Tremors in housing market pose greater risk to emerging economies, JHU researcher finds

Carey Business School professor's findings have implications for global economy as Fed considers raising interest rates

Editor's Note: This article was originally published in the Spring 2015 issue of Changing Business

As a nation's housing market goes, so goes its economy. Whether stable, volatile, strong, or weak, a country's housing market and its overall economy follow similar paths. That holds as true in an advanced economy, such as the U.S.'s, as it does in an emerging economy—Thailand's, for example, or Hungary's.

But the reasons for ups and downs in the housing market are very different for advanced economies compared with emerging ones—a new insight that could have important implications for the global economy as the United States Federal Reserve considers raising interest rates for the first time since 2008.

Alessandro Rebucci, an assistant professor at the Johns Hopkins Carey Business School, along with colleagues [Ambrogio Cesa-Bianchi] ( of the Bank of England and Luis Felipe Cespedes of Universidad Adolfo Ibanez, describe this insight and the research that led them to it in an article titled "Global Liquidity, House Prices, and the Macroeconomy: Evidence from Advanced and Emerging Market Economies," forthcoming in the Journal of Money, Credit and Banking.

Over the years, many emerging economies have experienced housing-based financial crises similar to the recent U.S. crisis. But with little or no data available on house prices in those countries, Rebucci says, economists have been unable to meaningfully compare the crises or glean information that might help buffer future downturns. So a few years ago, the researchers began building a data set of 1970-2012 house prices in 57 nations that represent more than 95 percent of the world's Gross Domestic Product, and have since used those data to explore differences between economies and the reasons behind the variations. They learned that house prices in emerging economies grow more slowly, shift more precipitously, and are more closely correlated with changes in international financial conditions.

The researchers used their new data set to undertake three broad tasks. The first was to compare how housing prices behaved in emerging markets and in advanced markets. They found that prices in emerging markets varied more over time, acting as a potentially larger source of instability to their economies.

Next, they wanted to learn what brings about such variation and instability. By measuring their data against financial conditions outside the nations' own economies—for example, changes in the international supply of credit—they found that these external disturbances affect housing prices and consumption two to three times more in emerging economies than in advanced ones.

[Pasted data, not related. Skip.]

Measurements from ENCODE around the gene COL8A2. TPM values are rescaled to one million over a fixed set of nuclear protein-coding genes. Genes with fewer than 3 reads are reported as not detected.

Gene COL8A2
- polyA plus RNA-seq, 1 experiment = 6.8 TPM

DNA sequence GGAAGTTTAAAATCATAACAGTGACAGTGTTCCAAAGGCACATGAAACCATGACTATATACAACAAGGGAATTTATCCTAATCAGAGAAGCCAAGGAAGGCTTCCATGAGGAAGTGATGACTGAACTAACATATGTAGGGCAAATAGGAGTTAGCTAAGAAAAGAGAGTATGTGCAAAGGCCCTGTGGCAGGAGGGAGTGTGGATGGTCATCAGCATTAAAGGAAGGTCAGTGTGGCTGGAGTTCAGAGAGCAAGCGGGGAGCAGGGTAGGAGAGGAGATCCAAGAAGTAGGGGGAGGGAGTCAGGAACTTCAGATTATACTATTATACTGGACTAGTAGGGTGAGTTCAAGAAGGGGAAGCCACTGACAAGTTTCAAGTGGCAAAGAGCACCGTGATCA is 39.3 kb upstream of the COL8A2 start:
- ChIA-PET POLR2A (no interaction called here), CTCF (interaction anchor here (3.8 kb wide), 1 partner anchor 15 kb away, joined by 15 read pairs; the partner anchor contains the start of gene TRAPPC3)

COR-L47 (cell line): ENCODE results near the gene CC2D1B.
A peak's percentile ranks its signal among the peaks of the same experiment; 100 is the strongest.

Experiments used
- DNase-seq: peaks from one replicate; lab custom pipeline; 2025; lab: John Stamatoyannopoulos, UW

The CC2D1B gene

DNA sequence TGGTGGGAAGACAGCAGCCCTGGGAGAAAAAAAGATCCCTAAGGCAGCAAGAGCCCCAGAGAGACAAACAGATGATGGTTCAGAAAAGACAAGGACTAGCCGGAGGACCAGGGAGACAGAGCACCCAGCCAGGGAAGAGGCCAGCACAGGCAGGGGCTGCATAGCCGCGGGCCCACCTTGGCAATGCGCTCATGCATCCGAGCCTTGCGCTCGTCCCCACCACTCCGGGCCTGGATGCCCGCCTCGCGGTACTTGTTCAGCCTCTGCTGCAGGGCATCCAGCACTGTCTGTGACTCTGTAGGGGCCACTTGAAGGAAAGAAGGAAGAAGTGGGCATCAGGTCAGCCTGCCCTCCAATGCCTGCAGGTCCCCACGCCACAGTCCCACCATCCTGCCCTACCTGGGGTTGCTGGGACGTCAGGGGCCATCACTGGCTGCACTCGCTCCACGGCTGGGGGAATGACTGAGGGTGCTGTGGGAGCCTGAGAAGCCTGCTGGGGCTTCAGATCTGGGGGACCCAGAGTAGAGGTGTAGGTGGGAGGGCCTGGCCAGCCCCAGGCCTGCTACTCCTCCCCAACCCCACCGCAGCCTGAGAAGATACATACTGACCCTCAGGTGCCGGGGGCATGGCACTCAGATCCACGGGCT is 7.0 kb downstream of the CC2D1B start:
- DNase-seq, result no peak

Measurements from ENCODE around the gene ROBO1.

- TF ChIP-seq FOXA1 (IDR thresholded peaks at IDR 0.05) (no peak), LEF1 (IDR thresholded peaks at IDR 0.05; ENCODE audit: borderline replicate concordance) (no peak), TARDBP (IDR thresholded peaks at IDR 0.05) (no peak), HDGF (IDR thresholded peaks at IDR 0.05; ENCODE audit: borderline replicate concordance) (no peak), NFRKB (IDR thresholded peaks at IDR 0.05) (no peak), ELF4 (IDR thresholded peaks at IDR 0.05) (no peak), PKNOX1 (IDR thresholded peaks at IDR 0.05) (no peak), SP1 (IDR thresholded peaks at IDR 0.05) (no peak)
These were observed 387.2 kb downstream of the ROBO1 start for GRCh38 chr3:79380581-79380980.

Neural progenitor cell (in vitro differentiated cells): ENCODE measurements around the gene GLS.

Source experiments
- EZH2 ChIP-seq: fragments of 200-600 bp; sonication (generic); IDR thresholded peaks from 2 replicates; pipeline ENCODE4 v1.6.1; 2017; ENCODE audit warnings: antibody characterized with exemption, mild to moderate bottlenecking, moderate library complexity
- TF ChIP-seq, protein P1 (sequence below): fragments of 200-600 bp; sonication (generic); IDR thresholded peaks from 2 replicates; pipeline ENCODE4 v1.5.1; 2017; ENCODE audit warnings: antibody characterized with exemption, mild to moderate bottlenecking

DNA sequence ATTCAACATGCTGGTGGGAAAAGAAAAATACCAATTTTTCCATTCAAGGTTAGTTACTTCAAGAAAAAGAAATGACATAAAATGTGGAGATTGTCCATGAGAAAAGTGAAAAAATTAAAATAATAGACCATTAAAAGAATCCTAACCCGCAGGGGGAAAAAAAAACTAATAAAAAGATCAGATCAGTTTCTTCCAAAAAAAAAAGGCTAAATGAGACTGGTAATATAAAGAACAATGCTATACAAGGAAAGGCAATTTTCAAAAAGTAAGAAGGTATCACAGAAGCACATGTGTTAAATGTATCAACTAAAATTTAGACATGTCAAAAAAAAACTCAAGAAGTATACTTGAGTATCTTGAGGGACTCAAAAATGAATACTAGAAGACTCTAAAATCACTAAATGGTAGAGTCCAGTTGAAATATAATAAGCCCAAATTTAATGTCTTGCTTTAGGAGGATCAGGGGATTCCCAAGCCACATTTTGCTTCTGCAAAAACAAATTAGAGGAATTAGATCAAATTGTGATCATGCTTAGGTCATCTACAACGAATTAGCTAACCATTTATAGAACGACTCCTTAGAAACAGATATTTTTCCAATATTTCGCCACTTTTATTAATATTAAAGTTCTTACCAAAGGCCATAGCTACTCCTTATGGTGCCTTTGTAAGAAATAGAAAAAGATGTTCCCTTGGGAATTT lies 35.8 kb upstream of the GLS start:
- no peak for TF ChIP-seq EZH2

In the case of advanced economies, what matters is the role of the housing market within the context of that nation's overall economy. In emerging economies, the interaction between a nation's housing market and the global economy is the driving force.

The researchers' final step was to try to understand why the two kinds of economies are so differently affected by outside forces. What is the mechanism responsible for such a large quantitative difference in impact? First, they manipulated their data to remove a country's housing sector from the analysis, letting the international supply of credit affect the economy without affecting housing. They discovered that this external force has a large impact in both advanced and emerging economies but operates through different pathways. In emerging economies, the impact occurs through changes in exchange rates, while in advanced economies it moves mainly through domestic channels.

Next, they disconnected the component of the international supply of credit that works through the exchange rate and let it affect the housing sector. In this scenario, the exchange rate played a small role in advanced economies' consumption and housing markets, but it drove the majority of the impact in those of emerging economies. This distinction led the researchers to conclude that the housing sector is significant in both economies but, again, works though different channels. In the case of advanced economies, what matters is the role of the housing market within the context of that nation's overall economy. In emerging economies, the interaction between a nation's housing market and the global economy is the driving force.

The experiments that the researchers conducted with their data sets, Rebucci says, are similar to those that will unfold in real life when the Fed likely raises interest rates later this year (as was expected at the time of this writing). Historically, big shifts in international financial conditions drain money from smaller economies, so economists need to be on the lookout for signs of trouble in emerging markets. And if trouble develops, it's more likely than ever before to spill over into larger economies. Until the early 2000s, when emerging economies were smaller and less interconnected, a small one's derailment caused few ripples. But the finances of most economies in the world have become increasingly intermingled, so advanced economies are more apt to feel the impact of a downturn in emerging economies.

"If a few emerging economies go down, that will put a drag on the U.S.," Rebucci says. "Mexico is the second-largest trading partner of the U.S. If it runs into trouble, unlike 1994 our border states will feel the pain. If emerging Europe has a problem, it will complicate further the European situation and eventually will come back to haunt the U.S. A crisis in a large collection of interconnected small economies will be as bad as one in a very large business partner."